STEVE INSKEEP, Host:
We begin with NPR's Frank Langfitt.
FRANK LANGFITT: People who follow the auto business say Akio Toyoda faced a tough task yesterday. Among other things, he had to recognize those who had lost their lives in the vehicles that bear his family's name. Here's how three industry observers described it.
JEREMY ANWYL: Clearly, you have to acknowledge the tragedy.
JOHN SHOOK: The most important thing is to reassure the public.
AARON BRAGMAN: He needed to also essentially fall on his sword and say, look, this is our fault.
LANGFITT: That was Jeremy Anwyl of Edmunds.com, the car consumer Web site, John Shook, a former Toyota employee and manufacturing consultant and Aaron Bragman, an analyst with IHS Global Insight. All three thought Akiyo Toyoda started strong. Reading from a prepared statement, he addressed consumers head on.
AKIYO TOYODA: Our customers have started to feel uncertain about the safety of Toyota's vehicle. And I take full responsibility for that.
LANGFITT: As members of the House Oversight and Government Reform Committee listened, Toyoda went farther. He said his company, now the world's largest automaker, lost track of quality in its push for quantity.
TOYODA: We pursued growth over the speed at which we are able to develop our people and our organization, and I am deeply sorry for any accidents that Toyota drivers have experienced.
LANGFITT: But when the hearing soon turned to questions, Toyoda, the grandson of the company's founder, did not have many detailed answers. Toyota's blamed acceleration problems on sticking gas pedals and faulty floor mats, but that accounts for less than half of customer complaints. Some safety advocates think the problem lies with Toyota's electronic throttle controls - ETC in car speak. Akiyo Toyoda rejected that notion. Speaking through an interpreter, he said the company had tested its throttle controls.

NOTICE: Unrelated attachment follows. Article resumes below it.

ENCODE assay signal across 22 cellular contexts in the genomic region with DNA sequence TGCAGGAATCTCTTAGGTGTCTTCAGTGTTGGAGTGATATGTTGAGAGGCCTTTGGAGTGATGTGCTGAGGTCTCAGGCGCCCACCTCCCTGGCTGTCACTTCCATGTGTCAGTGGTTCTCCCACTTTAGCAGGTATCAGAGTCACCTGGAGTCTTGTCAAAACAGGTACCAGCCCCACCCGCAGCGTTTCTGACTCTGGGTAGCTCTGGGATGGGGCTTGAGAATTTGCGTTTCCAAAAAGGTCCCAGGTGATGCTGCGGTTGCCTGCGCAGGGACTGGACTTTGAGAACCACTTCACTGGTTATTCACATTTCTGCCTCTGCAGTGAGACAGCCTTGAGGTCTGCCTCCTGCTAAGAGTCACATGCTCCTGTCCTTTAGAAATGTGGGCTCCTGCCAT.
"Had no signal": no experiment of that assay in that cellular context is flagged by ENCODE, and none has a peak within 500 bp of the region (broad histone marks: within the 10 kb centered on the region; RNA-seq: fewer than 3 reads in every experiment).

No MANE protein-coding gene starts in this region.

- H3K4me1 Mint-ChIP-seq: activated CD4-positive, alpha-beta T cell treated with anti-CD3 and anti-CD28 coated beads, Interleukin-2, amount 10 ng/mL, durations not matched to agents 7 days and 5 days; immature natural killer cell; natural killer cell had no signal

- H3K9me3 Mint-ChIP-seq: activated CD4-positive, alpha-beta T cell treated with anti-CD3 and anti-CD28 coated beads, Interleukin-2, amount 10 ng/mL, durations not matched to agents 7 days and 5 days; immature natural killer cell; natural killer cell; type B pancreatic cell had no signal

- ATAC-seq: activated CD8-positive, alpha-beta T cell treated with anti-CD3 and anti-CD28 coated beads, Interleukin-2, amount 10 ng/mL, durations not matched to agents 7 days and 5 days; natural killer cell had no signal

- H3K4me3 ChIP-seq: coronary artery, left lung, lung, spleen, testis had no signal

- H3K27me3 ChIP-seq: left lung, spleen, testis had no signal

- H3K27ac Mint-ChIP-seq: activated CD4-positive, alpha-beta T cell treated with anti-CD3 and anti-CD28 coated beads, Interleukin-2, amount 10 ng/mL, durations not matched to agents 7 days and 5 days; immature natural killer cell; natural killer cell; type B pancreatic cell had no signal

TOYODA: (Through translator) No malfunction or problems were identified.
LANGFITT: But Toyoda offered no other explanation for what could be causing the additional acceleration problems.
BRAGMAN: There is still a lot that needs to be answered, I think, in terms of these issues.
LANGFITT: That's Aaron Bragman, the analyst with IHS Global Insight. He thinks Toyota has to make a stronger case or come up with other answers.
BRAGMAN: They are adamant that there is no electronics issue, but there doesn't seem to be a whole lot of testing data that they can turn to. Japanese companies are very data driven in terms of their decision making, and it's kind of surprising that we haven't seen a lot of the data. That would go a long way.
LANGFITT: During the House hearing, which stretched for hours, Toyoda faced difficult questions from Congress members. Here's Elijah Cummings, a Maryland Democrat.
ELIJAH CUMMINGS: How do you say to your customers - the people who take their hard-earned dollars in a tough economic time and spend them on a Toyota vehicle - how do you say to them that we can trust you now?
LANGFITT: Legislators also heard from a member of a family whose deaths turned sudden acceleration into a national safety issue.
FE LASTRELLA: I am Fe Lastrella.
LANGFITT: Lastrella lost four family members in a runaway Lexus last year in San Diego. Her son-in-law, Mark Saylor, an off-duty California highway patrolman, was at the wheel. The car reached 120 miles an hour with Saylor trying to jam on the breaks before it crashed. Lastrella recalled that years ago, Saylor had rescued a car accident victim himself.
LASTRELLA: He saved the life of the man who was trapped in his car, burning car, and it is ironic he saved someone, but he was not able to save his family.
LANGFITT: Frank Langfitt, NPR News, Washington.
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